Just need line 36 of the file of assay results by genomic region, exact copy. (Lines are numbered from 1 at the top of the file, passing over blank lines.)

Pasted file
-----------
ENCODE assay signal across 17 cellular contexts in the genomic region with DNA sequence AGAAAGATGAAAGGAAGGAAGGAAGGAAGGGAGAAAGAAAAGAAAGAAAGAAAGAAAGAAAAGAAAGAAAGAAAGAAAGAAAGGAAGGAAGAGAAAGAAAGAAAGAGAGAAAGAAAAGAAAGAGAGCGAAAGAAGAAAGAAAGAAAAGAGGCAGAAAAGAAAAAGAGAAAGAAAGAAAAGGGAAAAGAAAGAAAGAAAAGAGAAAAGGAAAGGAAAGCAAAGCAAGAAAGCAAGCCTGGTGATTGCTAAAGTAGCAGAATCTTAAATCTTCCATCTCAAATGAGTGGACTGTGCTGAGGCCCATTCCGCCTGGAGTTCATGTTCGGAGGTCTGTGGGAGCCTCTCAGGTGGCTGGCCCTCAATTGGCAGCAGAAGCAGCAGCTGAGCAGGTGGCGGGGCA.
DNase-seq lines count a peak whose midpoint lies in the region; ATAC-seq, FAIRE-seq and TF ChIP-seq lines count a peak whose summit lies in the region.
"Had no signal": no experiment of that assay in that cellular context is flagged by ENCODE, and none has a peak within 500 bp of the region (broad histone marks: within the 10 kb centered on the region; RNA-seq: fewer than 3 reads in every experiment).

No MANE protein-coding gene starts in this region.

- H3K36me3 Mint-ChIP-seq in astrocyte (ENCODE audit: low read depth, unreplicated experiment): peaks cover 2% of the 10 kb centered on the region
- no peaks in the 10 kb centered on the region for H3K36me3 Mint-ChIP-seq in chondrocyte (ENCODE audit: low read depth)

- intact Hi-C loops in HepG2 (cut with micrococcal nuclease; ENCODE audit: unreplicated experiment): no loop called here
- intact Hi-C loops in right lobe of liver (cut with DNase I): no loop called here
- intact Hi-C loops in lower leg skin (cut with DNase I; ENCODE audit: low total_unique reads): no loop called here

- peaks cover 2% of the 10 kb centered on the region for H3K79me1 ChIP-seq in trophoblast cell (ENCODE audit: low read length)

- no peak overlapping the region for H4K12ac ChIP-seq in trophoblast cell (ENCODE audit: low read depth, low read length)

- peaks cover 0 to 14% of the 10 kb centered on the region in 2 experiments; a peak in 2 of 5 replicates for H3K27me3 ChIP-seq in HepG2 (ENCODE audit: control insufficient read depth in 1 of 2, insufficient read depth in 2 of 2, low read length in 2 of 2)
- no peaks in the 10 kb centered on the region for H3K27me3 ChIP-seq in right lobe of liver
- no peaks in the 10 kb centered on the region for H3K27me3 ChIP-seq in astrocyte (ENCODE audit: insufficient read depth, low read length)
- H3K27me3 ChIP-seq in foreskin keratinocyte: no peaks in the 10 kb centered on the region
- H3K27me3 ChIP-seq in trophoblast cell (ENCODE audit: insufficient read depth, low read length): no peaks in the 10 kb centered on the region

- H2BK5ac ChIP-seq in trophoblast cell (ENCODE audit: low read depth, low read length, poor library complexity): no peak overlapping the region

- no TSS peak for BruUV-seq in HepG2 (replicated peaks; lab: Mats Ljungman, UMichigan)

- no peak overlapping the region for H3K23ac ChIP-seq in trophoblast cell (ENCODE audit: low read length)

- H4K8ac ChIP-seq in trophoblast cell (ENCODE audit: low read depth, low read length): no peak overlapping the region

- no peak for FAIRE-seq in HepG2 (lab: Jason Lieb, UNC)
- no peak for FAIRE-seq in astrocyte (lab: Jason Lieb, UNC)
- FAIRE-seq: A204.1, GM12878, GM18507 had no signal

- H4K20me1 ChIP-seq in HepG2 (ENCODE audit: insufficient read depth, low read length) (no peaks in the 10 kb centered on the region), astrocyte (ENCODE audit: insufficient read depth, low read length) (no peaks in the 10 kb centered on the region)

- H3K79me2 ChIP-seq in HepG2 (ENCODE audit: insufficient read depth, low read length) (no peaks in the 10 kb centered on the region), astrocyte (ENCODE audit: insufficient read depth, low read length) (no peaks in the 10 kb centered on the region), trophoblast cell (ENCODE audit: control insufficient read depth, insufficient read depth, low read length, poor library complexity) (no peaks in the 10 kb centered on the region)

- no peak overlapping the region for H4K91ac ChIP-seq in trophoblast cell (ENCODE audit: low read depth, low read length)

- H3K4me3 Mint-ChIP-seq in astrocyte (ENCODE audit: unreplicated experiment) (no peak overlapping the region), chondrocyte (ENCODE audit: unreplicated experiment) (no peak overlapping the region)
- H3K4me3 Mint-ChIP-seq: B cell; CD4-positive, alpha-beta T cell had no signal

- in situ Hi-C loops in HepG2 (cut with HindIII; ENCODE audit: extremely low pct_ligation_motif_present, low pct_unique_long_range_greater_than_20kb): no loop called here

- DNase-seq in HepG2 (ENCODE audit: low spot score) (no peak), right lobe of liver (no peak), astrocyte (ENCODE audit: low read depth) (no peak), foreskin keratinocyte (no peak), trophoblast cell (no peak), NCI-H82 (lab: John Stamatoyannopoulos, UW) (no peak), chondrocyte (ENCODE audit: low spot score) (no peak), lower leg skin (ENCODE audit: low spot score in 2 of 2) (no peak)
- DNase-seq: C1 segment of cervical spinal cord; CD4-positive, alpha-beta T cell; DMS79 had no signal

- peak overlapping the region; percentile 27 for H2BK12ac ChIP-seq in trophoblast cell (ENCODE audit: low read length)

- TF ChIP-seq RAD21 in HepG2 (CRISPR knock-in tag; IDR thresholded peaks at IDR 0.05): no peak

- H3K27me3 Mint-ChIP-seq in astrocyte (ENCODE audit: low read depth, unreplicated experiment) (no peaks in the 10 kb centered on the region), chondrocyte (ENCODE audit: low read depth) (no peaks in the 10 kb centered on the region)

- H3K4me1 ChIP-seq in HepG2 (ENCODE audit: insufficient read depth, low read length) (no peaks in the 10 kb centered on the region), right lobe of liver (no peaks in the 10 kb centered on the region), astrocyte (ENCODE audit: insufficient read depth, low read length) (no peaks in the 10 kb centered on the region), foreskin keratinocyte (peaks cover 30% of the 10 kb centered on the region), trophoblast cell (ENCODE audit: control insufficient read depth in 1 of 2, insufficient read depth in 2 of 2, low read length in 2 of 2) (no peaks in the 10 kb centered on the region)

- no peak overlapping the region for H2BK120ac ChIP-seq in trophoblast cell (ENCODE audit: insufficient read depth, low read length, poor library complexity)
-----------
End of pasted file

- no peak overlapping the region for H2BK120ac ChIP-seq in trophoblast cell (ENCODE audit: insufficient read depth, low read length, poor library complexity)